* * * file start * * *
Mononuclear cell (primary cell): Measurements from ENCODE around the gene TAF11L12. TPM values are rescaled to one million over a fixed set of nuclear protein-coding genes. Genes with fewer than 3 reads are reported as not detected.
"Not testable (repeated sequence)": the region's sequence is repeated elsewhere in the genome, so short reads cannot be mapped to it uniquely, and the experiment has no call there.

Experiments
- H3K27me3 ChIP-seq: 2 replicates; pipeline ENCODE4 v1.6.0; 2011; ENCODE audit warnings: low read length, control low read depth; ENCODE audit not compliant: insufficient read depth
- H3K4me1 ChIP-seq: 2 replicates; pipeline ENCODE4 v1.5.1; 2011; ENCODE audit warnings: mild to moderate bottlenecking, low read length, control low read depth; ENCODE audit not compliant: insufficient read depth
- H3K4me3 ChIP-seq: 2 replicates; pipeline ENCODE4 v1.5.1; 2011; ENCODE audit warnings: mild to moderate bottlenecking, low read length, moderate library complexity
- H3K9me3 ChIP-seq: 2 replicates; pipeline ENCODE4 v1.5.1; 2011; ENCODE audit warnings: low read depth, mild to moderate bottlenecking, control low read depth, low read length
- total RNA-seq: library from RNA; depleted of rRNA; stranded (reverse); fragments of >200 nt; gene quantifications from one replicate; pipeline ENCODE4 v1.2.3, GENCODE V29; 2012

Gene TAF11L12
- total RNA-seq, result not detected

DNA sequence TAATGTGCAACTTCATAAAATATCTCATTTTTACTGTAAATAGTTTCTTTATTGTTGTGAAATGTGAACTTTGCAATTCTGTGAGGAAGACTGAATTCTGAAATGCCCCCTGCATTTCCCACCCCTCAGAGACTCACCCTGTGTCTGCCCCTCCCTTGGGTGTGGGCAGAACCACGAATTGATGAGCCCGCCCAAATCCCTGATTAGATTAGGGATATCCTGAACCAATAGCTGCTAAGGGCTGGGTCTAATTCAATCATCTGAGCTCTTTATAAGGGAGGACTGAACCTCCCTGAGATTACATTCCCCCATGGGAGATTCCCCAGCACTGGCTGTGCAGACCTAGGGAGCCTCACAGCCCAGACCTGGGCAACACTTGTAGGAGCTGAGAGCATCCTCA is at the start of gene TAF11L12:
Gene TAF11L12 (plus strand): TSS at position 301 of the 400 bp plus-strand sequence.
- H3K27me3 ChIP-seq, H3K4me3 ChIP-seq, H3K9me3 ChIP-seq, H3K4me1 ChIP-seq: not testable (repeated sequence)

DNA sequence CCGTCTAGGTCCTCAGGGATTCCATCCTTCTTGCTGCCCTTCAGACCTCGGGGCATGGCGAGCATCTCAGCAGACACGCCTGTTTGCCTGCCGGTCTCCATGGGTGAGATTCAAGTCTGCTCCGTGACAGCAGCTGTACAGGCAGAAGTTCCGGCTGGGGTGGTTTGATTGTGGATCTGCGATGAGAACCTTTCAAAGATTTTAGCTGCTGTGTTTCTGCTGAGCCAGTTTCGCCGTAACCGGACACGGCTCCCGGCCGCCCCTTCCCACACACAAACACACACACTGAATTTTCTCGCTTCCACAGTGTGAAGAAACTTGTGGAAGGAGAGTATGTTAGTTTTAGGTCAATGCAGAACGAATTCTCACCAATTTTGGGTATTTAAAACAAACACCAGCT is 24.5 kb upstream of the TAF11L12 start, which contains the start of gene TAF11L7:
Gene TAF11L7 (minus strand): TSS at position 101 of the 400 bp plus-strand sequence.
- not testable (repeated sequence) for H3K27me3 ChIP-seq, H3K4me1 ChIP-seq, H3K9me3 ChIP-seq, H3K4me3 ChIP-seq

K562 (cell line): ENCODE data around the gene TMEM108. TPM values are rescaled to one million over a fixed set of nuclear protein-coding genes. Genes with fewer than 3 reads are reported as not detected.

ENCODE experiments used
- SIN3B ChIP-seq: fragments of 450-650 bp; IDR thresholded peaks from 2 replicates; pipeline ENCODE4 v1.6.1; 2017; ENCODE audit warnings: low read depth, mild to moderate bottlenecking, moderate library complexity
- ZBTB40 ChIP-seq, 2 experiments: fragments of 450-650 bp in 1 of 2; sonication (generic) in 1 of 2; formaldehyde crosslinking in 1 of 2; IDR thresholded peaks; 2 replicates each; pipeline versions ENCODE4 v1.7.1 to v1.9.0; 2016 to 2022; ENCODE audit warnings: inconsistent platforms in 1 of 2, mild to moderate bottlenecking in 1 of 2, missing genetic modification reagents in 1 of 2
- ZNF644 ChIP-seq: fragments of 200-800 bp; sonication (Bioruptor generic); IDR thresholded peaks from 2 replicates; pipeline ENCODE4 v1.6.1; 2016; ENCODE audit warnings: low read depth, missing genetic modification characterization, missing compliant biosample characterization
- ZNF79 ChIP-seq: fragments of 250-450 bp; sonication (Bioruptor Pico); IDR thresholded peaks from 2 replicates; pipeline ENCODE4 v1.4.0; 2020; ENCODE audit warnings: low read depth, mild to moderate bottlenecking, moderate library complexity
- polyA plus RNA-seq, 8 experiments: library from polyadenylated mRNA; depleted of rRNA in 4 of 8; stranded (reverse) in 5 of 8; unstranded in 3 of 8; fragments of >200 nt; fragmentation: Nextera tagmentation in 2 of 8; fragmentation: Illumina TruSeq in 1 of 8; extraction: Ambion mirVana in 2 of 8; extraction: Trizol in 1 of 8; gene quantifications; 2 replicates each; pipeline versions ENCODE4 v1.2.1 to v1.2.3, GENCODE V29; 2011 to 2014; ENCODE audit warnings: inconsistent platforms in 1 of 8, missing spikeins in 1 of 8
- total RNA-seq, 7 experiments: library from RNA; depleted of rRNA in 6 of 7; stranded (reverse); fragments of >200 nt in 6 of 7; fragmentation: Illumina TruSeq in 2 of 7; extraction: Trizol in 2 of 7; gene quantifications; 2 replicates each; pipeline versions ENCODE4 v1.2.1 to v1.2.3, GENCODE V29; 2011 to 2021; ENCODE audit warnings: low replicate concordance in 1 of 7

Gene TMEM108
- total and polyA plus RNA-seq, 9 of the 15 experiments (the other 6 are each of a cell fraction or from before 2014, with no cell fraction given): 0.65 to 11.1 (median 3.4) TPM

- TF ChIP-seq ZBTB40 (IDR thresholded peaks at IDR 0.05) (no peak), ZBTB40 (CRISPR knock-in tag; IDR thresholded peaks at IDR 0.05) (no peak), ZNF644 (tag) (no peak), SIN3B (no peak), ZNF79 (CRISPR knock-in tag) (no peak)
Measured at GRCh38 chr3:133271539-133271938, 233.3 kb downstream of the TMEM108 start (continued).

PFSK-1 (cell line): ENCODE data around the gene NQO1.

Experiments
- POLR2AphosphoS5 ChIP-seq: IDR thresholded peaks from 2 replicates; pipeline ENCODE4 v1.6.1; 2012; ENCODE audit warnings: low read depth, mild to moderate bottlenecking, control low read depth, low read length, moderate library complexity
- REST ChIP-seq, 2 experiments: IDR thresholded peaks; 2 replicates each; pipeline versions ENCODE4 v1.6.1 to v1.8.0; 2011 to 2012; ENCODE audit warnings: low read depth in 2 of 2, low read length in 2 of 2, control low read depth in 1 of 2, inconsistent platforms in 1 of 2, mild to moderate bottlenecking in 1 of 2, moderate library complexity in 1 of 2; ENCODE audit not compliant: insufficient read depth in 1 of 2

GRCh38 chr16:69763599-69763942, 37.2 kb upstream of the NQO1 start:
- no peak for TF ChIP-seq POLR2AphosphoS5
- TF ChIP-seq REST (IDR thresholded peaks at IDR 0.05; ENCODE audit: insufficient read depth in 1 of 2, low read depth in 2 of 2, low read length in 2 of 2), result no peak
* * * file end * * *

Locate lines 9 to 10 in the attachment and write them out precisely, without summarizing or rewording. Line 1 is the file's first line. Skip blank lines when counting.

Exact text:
Gene TAF11L12
- total RNA-seq, result not detected